The USDA Agricultural Trade Office (ATO) in Seoul recently launched a Web page to showcase potential opportunities to be created by the soon-to-be-implemented U.S.-Korea Trade Agreement (KORUS). KORUS will take effect on March 15, 2012.
The Foreign Agricultural Service recommends that U.S. agricultural exporters and those interested in expanding sales to international markets visit the page, called What U.S. Exporters Need to Know about the KORUS Agreement, to learn about the agreement, understand new tariff schedules, and gain valuable information about the fifth-largest market for U.S. farm products.
Information available on the Web page includes a list of South Korea’s top-imported commodities, a detailed view of the population, and analysis of the United States’ trade competitors. Exporters can also download the latest import statistics, which are updated monthly, to accurately evaluate market trends. ATO Seoul routinely updates reports to showcase market trends and changes and to notify exporters in advance of the competition.
Once KORUS is fully implemented, American agriculture will gain improved access to South Korea’s $1 trillion economy and 49 million consumers. KORUS benefits nearly every sector of U.S. agriculture—including beef, poultry, pork, wheat, corn, soybeans, cotton, and many other commodities. More than half of U.S. agricultural products will gain immediate, duty-free access to the South Korean market as soon as the agreement is implemented.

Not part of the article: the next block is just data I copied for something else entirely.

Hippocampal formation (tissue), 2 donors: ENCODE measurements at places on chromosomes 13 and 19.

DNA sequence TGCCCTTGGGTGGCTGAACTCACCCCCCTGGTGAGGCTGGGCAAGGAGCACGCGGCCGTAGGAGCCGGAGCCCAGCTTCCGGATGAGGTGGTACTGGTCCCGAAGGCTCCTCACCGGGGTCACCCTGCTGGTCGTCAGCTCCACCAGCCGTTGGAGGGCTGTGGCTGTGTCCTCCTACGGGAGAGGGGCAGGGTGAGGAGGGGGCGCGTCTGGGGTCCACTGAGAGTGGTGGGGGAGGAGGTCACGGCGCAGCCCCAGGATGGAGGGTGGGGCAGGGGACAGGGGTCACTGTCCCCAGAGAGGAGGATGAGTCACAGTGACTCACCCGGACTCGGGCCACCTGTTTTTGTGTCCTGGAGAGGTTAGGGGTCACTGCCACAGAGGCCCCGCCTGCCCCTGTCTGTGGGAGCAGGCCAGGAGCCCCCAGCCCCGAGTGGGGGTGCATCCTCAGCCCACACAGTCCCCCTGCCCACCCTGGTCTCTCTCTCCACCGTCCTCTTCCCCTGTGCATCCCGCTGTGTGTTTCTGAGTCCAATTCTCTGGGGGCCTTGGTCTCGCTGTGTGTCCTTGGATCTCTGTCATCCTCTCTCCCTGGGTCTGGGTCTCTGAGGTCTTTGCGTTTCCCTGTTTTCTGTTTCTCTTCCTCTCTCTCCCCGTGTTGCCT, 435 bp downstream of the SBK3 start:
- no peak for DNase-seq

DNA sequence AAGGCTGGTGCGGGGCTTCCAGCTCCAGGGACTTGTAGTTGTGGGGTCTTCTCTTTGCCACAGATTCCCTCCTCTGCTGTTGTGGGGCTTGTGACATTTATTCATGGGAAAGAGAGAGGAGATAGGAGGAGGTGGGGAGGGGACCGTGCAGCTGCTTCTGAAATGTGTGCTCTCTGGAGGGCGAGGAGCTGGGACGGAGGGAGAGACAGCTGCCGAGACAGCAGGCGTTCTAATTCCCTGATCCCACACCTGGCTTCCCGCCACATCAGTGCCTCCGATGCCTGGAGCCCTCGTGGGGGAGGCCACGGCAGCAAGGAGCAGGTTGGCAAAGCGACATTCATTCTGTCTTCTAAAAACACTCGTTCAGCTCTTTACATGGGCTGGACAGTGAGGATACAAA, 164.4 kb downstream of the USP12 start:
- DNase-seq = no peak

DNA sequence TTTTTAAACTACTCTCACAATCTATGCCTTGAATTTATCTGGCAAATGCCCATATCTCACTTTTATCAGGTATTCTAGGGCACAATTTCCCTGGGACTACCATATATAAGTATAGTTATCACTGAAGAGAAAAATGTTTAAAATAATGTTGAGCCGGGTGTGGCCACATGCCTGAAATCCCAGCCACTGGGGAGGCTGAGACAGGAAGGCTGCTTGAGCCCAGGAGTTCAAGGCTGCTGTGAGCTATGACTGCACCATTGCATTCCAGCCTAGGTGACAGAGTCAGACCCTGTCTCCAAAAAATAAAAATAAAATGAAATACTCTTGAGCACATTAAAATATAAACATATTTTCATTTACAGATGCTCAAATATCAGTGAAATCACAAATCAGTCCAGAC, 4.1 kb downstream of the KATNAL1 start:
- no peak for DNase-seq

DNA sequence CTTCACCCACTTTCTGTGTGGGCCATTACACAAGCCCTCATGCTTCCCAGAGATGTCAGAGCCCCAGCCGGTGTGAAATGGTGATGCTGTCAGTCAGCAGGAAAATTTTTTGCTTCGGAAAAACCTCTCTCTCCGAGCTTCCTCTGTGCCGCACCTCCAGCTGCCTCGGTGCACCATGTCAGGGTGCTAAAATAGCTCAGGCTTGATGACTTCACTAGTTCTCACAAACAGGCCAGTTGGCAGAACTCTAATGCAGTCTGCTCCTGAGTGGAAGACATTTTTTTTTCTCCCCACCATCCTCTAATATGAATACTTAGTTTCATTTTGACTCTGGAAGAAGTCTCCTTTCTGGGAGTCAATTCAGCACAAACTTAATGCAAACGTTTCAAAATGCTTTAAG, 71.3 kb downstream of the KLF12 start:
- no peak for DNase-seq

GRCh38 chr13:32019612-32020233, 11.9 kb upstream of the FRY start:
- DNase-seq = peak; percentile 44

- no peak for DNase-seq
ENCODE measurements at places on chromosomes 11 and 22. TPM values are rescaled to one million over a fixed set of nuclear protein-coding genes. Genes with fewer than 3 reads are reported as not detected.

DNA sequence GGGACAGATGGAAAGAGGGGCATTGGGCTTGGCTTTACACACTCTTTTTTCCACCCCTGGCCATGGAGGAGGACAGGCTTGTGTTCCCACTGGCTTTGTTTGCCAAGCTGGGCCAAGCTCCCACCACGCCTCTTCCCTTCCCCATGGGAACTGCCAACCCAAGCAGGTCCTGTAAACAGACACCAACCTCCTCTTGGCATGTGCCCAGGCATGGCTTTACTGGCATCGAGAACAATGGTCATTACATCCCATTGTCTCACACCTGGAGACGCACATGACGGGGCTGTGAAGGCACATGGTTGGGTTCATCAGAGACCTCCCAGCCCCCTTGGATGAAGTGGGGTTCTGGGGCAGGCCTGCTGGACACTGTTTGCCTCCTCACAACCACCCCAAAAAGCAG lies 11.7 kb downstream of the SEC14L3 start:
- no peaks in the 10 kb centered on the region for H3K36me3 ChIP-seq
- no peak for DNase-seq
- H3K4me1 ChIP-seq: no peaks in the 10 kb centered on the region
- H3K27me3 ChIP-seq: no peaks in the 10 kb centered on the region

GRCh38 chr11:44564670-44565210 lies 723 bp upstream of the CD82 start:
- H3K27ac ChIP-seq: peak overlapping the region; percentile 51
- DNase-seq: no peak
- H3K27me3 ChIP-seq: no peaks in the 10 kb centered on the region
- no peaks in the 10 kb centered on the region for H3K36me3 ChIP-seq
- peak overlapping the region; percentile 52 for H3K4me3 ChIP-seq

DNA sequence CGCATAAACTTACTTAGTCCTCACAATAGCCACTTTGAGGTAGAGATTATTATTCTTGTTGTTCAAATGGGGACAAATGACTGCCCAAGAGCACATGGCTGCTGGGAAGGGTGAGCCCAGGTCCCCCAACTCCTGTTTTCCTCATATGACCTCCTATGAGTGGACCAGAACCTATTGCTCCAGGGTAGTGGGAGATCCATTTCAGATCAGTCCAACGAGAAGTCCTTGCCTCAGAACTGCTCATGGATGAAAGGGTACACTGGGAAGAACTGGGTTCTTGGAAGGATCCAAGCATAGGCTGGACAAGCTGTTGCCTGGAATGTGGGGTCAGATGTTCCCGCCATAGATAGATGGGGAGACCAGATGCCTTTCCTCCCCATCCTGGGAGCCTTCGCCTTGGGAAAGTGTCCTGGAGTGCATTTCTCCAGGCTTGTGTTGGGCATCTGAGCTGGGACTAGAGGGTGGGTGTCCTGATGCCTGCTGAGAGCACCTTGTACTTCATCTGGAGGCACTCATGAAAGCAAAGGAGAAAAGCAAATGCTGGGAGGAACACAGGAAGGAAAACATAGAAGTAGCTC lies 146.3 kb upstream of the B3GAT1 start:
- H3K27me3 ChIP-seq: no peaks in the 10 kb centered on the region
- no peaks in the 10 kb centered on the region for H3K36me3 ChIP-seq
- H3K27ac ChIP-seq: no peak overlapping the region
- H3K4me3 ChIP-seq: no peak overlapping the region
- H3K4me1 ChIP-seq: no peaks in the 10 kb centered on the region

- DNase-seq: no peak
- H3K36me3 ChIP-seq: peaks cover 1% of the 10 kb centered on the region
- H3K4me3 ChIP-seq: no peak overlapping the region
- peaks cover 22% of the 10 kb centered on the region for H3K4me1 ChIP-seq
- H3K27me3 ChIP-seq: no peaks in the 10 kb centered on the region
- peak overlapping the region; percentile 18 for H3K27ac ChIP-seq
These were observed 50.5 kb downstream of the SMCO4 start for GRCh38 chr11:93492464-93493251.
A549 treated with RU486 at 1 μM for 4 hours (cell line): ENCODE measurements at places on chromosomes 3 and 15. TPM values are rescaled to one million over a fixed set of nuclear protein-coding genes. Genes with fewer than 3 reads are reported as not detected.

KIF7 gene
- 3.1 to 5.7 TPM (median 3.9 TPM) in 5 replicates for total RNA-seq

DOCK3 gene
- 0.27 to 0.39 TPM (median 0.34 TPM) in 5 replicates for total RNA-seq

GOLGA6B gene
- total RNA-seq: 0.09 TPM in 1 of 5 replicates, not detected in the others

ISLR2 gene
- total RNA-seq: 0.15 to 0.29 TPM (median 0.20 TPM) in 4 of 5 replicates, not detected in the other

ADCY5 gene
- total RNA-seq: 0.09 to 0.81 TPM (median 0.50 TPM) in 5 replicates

The new trade agreements with South Korea, Colombia and Panama signed by President Obama in October will support tens of thousands of American jobs and open new opportunities for American businesses. When implemented, these three agreements will increase farm exports by an additional $2.3 billion—supporting nearly 20,000 American jobs and delivering higher incomes for farmers and ranchers, more opportunities for small businesses owners, and jobs for folks who package, ship, and market agricultural products.
U.S. agricultural products are booming in popularity worldwide. Farm exports in fiscal year 2011 reached a record high of $137.4 billion – exceeding the past record by $22.5 billion – and supported 1.15 million U.S. jobs. The United States agricultural trade surplus stands at a record $42.7 billion in FY 2011.